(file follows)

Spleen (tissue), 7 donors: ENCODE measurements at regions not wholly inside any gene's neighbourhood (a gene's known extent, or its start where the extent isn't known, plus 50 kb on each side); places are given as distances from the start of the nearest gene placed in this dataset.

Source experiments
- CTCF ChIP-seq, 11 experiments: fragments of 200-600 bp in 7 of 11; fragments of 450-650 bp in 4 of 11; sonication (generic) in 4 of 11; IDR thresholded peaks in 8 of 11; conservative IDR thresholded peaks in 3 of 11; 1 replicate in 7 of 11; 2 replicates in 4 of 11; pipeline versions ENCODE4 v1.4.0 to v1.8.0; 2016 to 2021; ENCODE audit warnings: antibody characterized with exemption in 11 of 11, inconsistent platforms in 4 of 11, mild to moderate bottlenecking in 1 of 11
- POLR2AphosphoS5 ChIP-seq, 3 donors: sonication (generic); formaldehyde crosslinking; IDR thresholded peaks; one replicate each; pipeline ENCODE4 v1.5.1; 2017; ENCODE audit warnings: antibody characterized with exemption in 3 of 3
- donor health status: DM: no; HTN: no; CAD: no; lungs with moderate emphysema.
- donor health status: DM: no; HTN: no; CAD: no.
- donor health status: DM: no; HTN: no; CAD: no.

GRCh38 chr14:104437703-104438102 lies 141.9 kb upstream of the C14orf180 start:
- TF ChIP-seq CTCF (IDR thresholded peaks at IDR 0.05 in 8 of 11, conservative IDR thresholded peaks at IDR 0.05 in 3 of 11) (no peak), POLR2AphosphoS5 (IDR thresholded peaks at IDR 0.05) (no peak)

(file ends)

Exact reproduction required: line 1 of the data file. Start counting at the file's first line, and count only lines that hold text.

Spleen (tissue), 7 donors: ENCODE measurements at regions not wholly inside any gene's neighbourhood (a gene's known extent, or its start where the extent isn't known, plus 50 kb on each side); places are given as distances from the start of the nearest gene placed in this dataset.